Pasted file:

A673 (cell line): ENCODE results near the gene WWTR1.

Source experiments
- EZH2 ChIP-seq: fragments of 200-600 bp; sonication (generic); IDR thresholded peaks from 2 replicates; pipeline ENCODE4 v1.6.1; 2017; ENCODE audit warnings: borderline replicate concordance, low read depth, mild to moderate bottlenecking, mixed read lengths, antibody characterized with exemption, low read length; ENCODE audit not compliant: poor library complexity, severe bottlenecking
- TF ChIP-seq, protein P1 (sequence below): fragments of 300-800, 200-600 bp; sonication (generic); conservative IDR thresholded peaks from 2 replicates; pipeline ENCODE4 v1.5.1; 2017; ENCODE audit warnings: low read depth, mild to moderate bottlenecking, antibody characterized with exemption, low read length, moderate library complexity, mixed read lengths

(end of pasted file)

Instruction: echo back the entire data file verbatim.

A673 (cell line): ENCODE results near the gene WWTR1.

Source experiments
- EZH2 ChIP-seq: fragments of 200-600 bp; sonication (generic); IDR thresholded peaks from 2 replicates; pipeline ENCODE4 v1.6.1; 2017; ENCODE audit warnings: borderline replicate concordance, low read depth, mild to moderate bottlenecking, mixed read lengths, antibody characterized with exemption, low read length; ENCODE audit not compliant: poor library complexity, severe bottlenecking
- TF ChIP-seq, protein P1 (sequence below): fragments of 300-800, 200-600 bp; sonication (generic); conservative IDR thresholded peaks from 2 replicates; pipeline ENCODE4 v1.5.1; 2017; ENCODE audit warnings: low read depth, mild to moderate bottlenecking, antibody characterized with exemption, low read length, moderate library complexity, mixed read lengths